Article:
Be thankful and have a joyful and peaceful holiday season
It is that time of year again – the holidays are upon us. For many, the holiday season is more stressful than joyful. And, if separation and divorce isn’t tough enough already, remembering to be thankful and keeping the peace and joy during the holidays can create even more of a challenge.
For most of us, this is likely the most normal holiday season we have experienced since 2019, and then came Covid-19. The excitement, and the stress, will likely be back in full force!
If you are separated and have children, here are some tips to keep the joy in the holiday and have some peace:
Most schools recess for Thanksgiving either the Tuesday or Wednesday prior to the break. That means there is a long weekend ahead. You and the other parent of your children will want to decide how to handle that long weekend – perhaps one of you will want to have the children in your care the entire break through the weekend, or maybe you want to share the actual day of Thanksgiving and then resume the normal parenting schedule. These are decisions you and the other parent want to make, in advance, so that you can enjoy the holiday understanding what is expected of everyone with respect to parenting time.
There may be old traditions you want to keep or maybe you have thought about some new traditions you want to try this year. Go for it – but keep the other parent in mind when scheduling activities.
Holiday break from schools – utilizing a calendar that follows the Christian Holiday
Even if you do not celebrate the Christian holiday, chances are you are having some sort of celebration over this extended holiday period. And, the children are typically out of school for as many as 10 days. To keep things joyful and peaceful, planning in advance on how to spend time with the children over the break is important. Some parents like to alternate the entire break with one parent having the beginning of the break until midway through the break, and then the children are with the other parent until school resumes. Some parents want to have an exchange either on Christmas Day or the day after. Whatever your agreed upon schedule, remember this schedule is alternated each year. Look at the holiday from the children’s perspective, should you alternate just a few days around the actual holiday, or does it make sense to divide the holiday itself exactly in half. What is important to know is that you and the other parent should make the decision together and do what works for your new reality and the family, remembering the children come first.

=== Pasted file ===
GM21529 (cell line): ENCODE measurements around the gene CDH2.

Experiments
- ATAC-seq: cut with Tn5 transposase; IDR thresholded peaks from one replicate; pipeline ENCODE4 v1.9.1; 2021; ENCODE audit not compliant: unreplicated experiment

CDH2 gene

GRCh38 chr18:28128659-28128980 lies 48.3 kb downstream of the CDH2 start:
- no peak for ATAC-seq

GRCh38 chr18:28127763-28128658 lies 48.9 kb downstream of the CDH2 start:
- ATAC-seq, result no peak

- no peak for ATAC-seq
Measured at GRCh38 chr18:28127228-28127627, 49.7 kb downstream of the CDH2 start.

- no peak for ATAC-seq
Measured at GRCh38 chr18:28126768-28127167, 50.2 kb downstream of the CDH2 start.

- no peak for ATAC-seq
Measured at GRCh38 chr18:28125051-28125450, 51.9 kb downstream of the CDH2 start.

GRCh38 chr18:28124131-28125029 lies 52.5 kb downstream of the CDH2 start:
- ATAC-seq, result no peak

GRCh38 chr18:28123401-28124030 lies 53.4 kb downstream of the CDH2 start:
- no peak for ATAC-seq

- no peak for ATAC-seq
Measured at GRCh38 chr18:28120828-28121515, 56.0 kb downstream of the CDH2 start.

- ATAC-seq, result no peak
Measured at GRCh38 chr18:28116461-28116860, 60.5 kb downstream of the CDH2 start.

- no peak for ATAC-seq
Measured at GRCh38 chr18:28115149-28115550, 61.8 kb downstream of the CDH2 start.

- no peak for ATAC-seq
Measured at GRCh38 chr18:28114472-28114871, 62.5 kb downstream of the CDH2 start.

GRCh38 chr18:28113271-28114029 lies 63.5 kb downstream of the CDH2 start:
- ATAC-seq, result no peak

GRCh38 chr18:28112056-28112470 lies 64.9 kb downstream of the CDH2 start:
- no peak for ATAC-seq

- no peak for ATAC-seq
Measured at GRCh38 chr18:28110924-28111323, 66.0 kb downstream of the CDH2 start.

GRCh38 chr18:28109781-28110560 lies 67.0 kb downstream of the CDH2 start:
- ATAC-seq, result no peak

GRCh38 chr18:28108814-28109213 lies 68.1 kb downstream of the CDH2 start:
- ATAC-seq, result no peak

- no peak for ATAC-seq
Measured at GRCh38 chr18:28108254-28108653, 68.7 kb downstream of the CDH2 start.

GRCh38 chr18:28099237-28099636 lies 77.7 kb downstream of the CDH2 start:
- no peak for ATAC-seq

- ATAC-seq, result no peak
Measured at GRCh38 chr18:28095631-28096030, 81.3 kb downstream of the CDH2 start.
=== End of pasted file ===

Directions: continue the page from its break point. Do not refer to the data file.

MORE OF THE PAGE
There is no law that requires you to do one specific thing; the decision is up to you and the other parent, and the sooner you can reach an agreement, the sooner you can check that box and start enjoying the holiday. And, believe it or not, some parents want to spend time together with the children over the break. If that is you, go for it.
Finally, do not forget you need joy and peace too. Keep many of your long-standing traditions – decorate the tree together, bake cookies, attend church services – but also remember this is a good time to start some new traditions so that you find new peace and joy and can start enjoying this magical season.
Adults and children experience some level of stress during the holidays, and everyone wants to experience the magic of the holidays. With some planning, understanding what you want out of traditions, and creating workable travel plans, you can have a peaceful and joyful time.
Be thankful for what you have, plan in advance, and enjoy the holidays.
Of course, if you and the other parent are unable to reach an agreement about the holidays, seek assistance by contacting an attorney. At Southpark Family Law, we are here to help you achieve a more joyful and peaceful holiday season, while remaining thankful for what you have.
We wish you and your family the best during this holiday season, the most normal one we will be experiencing since 2019.